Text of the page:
Crime was the main topic at the work session on Tuesday, Sept. 3, appropriately enough in the Public Safety Training Facility.
Actually, the topic was public safety, but what the City Council wanted to talk about was crime.
Assistant City Manager Trey Davis presented a bunch of crime data and fielded questions about how the different programs being tried were working.
Councilmember Tammi Thurm said, “I’d love to see, if we have been doing this for three years, what are the results.”
The crime data map makes it clear that the current increase in crime is not citywide. For instance, District 5 represented by Thurm has had one homicide this year. District 3 represented by Councilmember Justin Outling has had two. District 4 represented by Councilmember Nancy Hoffmann has had five. District 1 represented by Sharon Hightower has had eight and District 2 represented by Councilmember Goldie Wells has had 11 homicides so far in 2019.
So over 70 percent of the homicides occurred in Districts 1 and 2. By comparison, 11 percent of the murders were committed in Districts 3 and 5.
In a comparison to other cities, so far this year Greensboro has had an 8 percent increase in homicides, Winston-Salem has had no change, High Point has had an 8 percent decrease and Durham has had a 30 percent increase.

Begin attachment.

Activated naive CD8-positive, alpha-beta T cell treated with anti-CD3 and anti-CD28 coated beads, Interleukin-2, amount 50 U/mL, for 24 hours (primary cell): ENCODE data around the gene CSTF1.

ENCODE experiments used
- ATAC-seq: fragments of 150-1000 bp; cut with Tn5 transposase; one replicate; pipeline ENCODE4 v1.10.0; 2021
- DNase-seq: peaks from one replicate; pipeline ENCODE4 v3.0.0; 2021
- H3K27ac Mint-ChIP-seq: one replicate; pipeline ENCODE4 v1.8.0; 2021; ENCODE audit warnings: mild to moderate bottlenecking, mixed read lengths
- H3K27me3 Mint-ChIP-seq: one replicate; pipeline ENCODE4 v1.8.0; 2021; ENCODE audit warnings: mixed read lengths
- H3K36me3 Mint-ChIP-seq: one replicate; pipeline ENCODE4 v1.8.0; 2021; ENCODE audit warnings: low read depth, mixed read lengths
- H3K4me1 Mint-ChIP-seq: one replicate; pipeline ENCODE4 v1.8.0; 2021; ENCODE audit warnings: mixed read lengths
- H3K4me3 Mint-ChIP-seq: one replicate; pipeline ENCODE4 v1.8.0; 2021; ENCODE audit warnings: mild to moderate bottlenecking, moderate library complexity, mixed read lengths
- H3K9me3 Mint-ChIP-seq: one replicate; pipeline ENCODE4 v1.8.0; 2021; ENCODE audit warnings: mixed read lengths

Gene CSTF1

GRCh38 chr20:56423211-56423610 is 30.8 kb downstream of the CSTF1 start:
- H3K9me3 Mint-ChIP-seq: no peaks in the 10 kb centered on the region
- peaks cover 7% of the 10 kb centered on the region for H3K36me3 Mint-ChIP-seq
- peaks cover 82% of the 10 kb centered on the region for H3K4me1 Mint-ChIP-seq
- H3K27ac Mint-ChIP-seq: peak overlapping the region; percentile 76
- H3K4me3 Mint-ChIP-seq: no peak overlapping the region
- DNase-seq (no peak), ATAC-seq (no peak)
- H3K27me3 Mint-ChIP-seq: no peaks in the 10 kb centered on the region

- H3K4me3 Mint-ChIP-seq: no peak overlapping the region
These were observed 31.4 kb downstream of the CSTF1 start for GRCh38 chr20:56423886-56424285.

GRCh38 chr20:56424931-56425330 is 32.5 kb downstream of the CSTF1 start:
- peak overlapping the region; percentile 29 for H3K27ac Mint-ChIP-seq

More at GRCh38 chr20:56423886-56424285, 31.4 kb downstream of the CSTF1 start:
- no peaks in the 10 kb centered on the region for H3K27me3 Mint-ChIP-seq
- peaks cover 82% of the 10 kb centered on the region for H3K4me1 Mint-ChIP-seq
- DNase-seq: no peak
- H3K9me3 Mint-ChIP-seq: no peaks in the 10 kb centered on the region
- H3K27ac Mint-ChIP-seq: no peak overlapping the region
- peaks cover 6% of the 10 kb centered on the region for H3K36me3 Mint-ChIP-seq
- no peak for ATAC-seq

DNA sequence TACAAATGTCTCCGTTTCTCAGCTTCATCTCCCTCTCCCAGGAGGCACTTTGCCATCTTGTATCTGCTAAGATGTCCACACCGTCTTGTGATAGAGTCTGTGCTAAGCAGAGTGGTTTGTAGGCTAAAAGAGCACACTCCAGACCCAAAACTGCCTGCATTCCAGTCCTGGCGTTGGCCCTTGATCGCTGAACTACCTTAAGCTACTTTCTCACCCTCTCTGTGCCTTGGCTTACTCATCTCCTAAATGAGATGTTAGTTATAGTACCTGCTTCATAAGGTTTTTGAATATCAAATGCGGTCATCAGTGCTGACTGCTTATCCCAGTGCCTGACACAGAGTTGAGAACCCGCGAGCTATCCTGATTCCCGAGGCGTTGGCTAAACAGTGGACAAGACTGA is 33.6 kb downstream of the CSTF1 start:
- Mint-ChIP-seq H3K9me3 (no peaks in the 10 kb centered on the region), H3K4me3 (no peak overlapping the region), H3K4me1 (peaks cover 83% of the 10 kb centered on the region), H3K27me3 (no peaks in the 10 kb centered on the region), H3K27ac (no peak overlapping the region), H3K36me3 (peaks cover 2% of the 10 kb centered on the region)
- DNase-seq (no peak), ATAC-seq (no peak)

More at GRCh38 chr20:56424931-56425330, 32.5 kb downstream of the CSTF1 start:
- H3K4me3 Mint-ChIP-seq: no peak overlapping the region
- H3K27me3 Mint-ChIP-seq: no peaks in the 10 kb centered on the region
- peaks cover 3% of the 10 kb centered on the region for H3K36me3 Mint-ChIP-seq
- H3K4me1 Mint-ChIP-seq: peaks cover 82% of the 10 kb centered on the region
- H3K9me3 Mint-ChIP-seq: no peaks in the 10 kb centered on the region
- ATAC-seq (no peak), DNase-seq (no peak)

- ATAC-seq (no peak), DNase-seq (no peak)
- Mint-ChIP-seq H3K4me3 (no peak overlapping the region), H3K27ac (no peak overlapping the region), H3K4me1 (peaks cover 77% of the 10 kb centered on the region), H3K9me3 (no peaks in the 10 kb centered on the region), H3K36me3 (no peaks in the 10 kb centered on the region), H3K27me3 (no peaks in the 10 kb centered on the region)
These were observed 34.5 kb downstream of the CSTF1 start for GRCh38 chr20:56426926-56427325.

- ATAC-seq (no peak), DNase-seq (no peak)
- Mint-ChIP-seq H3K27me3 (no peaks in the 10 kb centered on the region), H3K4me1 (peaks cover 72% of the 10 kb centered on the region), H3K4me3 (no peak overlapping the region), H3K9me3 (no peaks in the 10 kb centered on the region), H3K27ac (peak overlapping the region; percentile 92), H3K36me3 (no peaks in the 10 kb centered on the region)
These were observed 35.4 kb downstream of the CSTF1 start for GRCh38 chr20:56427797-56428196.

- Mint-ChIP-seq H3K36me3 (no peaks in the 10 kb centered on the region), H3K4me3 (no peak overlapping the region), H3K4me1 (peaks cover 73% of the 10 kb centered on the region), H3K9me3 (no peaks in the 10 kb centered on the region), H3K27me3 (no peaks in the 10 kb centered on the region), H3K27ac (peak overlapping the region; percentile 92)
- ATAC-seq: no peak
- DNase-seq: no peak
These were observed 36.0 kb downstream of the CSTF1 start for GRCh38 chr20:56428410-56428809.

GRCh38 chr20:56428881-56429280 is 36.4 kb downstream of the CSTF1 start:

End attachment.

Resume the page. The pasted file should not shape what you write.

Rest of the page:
Durham is the only city in North Carolina that has a Cure Violence program and the murder rate there increased in 2018 and is increasing again in 2019.
Hightower says that she still supports having a Cure Violence program in Greensboro, but judging from what has happened in Durham, it doesn’t appear to have an effect on the overall homicide rate.
In Greensboro, during the same time period, in 2018 there were 25 homicides and in 2017 there were 31 homicides compared to 27 so far in 2019.
But what is more interesting is that in 2014 from January through August, there were 14 homicides, in 2015 there were 16 and in 2016 there were 18 and then a huge increase to 31 in 2017.
Davis said his goal was to make public safety more proactive and less reactive.
He said the city “had tremendous resources” but had to use them and use them in a coordinated manner with goals.